In our previous articles, we’ve discussed the basics of design thinking and immersive empathy. In this post, we’ll dive a little deeper into what we refer to as the “define” stage in that process. Warning: it’s messy! So let’s first remind ourselves where it sits in the Hasso-Plattner Institute of Design’s proposal:
Modern businesses and technologies have become extremely complex–interacting with them can easily alienate those they are meant to help. People need help making sense of them. Specifically, people need their interactions with technologies and other complex systems to be simple, intuitive, and pleasurable.
In this tutorial, I’ll show you why email is not working for you and give you a solution to collaborating with others in teams to work more efficiently and effectively.
The focus of website projects is often the end goal of launch day, before quickly moving onto the next project or next priority. But it’s important to look back at the project that’s just finished, take stock, celebrate what went well, discuss what could have been better and learn from the experience so the next project runs even smoother.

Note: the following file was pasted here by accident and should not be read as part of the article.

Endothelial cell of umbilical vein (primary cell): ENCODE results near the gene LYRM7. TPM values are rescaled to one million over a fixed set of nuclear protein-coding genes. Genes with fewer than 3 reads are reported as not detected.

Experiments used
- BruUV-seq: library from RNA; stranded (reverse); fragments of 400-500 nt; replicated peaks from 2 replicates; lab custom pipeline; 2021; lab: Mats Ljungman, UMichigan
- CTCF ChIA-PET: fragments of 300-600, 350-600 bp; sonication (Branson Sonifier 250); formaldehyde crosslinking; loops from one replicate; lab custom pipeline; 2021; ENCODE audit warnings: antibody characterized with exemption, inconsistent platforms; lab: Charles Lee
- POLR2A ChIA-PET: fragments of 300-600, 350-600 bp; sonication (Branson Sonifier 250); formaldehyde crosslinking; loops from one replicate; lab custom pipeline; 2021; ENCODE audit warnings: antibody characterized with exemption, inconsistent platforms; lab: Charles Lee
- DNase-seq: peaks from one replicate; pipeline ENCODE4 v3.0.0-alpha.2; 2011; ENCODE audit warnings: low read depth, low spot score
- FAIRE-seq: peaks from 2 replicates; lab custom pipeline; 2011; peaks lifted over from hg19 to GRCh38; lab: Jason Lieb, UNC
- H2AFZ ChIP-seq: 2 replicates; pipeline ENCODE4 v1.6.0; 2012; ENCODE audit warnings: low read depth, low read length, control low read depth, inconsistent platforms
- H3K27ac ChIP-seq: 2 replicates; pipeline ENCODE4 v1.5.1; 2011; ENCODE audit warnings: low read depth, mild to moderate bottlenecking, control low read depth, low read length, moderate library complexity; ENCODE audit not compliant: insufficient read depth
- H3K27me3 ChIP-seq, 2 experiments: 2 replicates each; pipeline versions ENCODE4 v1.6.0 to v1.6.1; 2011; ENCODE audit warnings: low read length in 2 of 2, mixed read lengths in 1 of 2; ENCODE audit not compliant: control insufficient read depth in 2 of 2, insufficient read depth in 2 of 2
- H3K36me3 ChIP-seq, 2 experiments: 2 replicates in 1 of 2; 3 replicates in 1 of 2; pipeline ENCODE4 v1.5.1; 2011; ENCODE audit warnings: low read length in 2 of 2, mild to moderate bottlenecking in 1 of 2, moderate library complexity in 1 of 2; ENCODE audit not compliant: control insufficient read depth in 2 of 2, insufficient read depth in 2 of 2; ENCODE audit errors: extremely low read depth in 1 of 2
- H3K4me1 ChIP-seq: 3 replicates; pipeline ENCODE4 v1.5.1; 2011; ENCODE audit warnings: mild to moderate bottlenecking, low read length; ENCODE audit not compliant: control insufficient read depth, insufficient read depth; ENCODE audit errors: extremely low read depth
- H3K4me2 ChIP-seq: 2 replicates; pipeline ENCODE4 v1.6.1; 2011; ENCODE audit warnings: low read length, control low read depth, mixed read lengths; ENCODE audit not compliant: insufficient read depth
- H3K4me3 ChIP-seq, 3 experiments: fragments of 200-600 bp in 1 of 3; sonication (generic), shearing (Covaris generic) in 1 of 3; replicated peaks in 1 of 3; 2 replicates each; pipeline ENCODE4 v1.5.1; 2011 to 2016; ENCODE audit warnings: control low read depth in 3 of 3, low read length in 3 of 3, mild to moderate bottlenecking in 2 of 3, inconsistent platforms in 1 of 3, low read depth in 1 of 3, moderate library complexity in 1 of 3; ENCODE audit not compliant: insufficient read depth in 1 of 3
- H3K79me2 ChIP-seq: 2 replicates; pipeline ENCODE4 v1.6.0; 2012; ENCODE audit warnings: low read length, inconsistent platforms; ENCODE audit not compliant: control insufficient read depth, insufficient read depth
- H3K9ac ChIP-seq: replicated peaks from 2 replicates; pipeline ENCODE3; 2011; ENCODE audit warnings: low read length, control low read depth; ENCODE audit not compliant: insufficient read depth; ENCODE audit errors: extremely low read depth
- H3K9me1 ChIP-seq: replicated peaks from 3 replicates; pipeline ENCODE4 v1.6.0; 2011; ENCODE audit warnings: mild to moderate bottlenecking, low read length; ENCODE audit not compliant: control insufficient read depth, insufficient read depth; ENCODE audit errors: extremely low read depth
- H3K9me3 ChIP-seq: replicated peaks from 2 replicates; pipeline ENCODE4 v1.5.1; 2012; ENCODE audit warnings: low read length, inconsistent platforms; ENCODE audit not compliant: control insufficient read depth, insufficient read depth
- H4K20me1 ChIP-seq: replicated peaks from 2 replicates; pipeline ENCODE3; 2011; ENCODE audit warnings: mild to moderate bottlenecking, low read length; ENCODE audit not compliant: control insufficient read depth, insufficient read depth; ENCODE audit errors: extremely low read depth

Rome wasn’t built by one man, it was built by a team working together. While building Rome took hundreds of years and a lot of messengers running about, modern teams are lucky to have a lot of great software at their disposal. In fact, there’s almost too much good software. How do you pick the right tools for you and your small business? Well, we’re here to help.
“Design sprints” and “design thinking” are recognised creative strategies used by designers.
Design is an iterative process, requiring the commitment and collaboration of a functioning team to give the best outcome. Here are three tips to make your team’s design workflow easier and faster.
As the modern day workplace gradually becomes a more distributed and global environment, collaboration across time zones and cultures becomes more commonplace than ever before.
The “deliverable”. A simple concept to understand (something you “deliver”), but difficult to explain properly.